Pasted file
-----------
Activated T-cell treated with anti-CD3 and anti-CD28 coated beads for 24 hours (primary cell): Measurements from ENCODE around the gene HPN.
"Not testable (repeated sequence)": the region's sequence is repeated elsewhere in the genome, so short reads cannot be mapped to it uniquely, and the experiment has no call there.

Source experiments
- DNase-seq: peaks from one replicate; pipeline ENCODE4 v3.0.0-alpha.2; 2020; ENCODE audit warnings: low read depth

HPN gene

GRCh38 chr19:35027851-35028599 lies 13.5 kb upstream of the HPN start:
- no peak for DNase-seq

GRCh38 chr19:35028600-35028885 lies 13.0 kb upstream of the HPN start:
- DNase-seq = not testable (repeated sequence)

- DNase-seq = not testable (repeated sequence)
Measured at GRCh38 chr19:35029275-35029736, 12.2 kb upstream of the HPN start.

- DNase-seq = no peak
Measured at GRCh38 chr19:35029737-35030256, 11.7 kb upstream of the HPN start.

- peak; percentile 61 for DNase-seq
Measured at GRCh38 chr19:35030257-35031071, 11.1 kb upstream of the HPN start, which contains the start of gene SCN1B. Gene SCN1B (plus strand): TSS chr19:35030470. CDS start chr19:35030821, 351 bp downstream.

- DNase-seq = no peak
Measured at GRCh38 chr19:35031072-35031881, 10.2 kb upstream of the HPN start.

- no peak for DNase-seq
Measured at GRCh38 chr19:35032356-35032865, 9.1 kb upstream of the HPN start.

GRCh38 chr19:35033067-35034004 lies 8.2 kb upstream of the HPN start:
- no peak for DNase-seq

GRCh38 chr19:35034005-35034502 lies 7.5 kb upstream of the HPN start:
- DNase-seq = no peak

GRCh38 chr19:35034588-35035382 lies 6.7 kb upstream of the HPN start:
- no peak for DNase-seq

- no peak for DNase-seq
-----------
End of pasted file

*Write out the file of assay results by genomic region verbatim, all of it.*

Activated T-cell treated with anti-CD3 and anti-CD28 coated beads for 24 hours (primary cell): Measurements from ENCODE around the gene HPN.
"Not testable (repeated sequence)": the region's sequence is repeated elsewhere in the genome, so short reads cannot be mapped to it uniquely, and the experiment has no call there.

Source experiments
- DNase-seq: peaks from one replicate; pipeline ENCODE4 v3.0.0-alpha.2; 2020; ENCODE audit warnings: low read depth

HPN gene

GRCh38 chr19:35027851-35028599 lies 13.5 kb upstream of the HPN start:
- no peak for DNase-seq

GRCh38 chr19:35028600-35028885 lies 13.0 kb upstream of the HPN start:
- DNase-seq = not testable (repeated sequence)

- DNase-seq = not testable (repeated sequence)
Measured at GRCh38 chr19:35029275-35029736, 12.2 kb upstream of the HPN start.

- DNase-seq = no peak
Measured at GRCh38 chr19:35029737-35030256, 11.7 kb upstream of the HPN start.

- peak; percentile 61 for DNase-seq
Measured at GRCh38 chr19:35030257-35031071, 11.1 kb upstream of the HPN start, which contains the start of gene SCN1B. Gene SCN1B (plus strand): TSS chr19:35030470. CDS start chr19:35030821, 351 bp downstream.

- DNase-seq = no peak
Measured at GRCh38 chr19:35031072-35031881, 10.2 kb upstream of the HPN start.

- no peak for DNase-seq
Measured at GRCh38 chr19:35032356-35032865, 9.1 kb upstream of the HPN start.

GRCh38 chr19:35033067-35034004 lies 8.2 kb upstream of the HPN start:
- no peak for DNase-seq

GRCh38 chr19:35034005-35034502 lies 7.5 kb upstream of the HPN start:
- DNase-seq = no peak

GRCh38 chr19:35034588-35035382 lies 6.7 kb upstream of the HPN start:
- no peak for DNase-seq

- no peak for DNase-seq